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Working 9 to 5: US study reveals 15% of remote workers used cannabis on the job

Employees said it reduced stress and boosted productivity, could this mean policy changes are needed?



Remote working: A table with a laptop and a plant on it with books in the background

Employees said it reduced stress and boosted productivity

A US study has revealed that 15 percent of remote workers used cannabis at work during the pandemic.

According to the findings, from online cannabis resource, American Marijuana, workers said it reduced stress and boosted productivity.

It may have felt like a temporary measure when we moved to working from home last year. However, Covid may have changed the way we work for good.

Approximately 5.6 million people worked mainly from home in the UK in 2020, an increase of around 1.69 million when compared with 1998.

As a result, our meetings have gone virtual and dress codes have relaxed in the comfort of our own homes. But what has this meant for cannabis consumption, particularly while workers were feeling the effects of lockdown, Covid-panic and uncertainty?

The study

A US study interviewed 1001 employees about their work habits and views on substance use in the virtual workplace.

After analysing the results, it revealed that the age groups 20-49 were the largest cannabis consumers. In the age group of 20-29, 41.3 percent of remote workers used cannabis compared to 36.6 percent in their 30s.

In the older age groups, 36.6 percent of workers aged 40 to 49 and 29.8 percent of workers over 50 recorded cannabis use.

The survey allowed workers to record their reasons for using cannabis, with 60 percent stating it relieved stress. An equal amount of participants said it increased creativity and productivity at 54.4 percent.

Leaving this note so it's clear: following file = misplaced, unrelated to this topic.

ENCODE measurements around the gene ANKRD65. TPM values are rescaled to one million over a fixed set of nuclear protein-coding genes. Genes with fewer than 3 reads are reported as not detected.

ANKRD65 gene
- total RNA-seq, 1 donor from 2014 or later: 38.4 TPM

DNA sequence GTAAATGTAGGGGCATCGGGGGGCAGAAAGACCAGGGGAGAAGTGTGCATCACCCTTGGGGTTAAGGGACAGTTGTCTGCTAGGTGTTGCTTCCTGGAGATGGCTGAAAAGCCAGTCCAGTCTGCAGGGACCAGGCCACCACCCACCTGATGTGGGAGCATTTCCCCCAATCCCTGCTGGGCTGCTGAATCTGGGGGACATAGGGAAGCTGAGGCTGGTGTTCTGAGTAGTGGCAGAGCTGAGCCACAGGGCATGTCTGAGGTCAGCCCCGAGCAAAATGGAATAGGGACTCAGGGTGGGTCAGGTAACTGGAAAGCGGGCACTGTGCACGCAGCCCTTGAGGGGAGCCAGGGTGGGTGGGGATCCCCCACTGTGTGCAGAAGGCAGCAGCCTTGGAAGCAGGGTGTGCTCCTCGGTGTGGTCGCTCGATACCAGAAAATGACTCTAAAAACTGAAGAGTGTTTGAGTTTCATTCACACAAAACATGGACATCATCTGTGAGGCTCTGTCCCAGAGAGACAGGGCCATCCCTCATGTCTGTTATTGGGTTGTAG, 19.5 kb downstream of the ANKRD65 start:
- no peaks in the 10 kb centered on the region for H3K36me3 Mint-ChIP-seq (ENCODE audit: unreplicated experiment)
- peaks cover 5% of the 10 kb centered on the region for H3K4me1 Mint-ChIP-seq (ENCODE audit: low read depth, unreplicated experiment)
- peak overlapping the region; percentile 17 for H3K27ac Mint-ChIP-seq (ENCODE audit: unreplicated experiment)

Virtual workers were also asked how they felt about their colleague’s cannabis use while working. More than a third (37.2 percent) said they suspected that their co-workers use cannabis.

The data indicated that 20.5 percent of respondents were unsure about their company policy.

Read more: Cancard launches UK’s largest medical cannabis patient survey

Implications for remote workers

As the new working from home culture shows no signs of changing, the survey highlights that a change in policy is needed. It comes as companies are starting to implement changes to drug testing.

Amazon recently announced they will no longer test for THC.

On their company blog, they stated: “And because we know that this issue is bigger than Amazon, our public policy team will be actively supporting The Marijuana Opportunity Reinvestment and Expungement Act of 2021 (MORE Act)—federal legislation that would legalize marijuana at the federal level, expunge criminal records, and invest in impacted communities. We hope that other employers will join us and that policymakers will act swiftly to pass this law.”

Quest Diagnostics in the US reported that of seven million drug tests conducted in 2020, 2.7 were positive. This is an increase of 2 per cent since 2016.

Read more: Irish doctors may shun Medical Cannabis Access Programme


Cannabis Health is a journalist-led news site. Any views expressed by interviewees or commentators do not reflect our own. All content on this site is intended for educational purposes, please seek professional medical advice if you are concerned about any of the issues raised.

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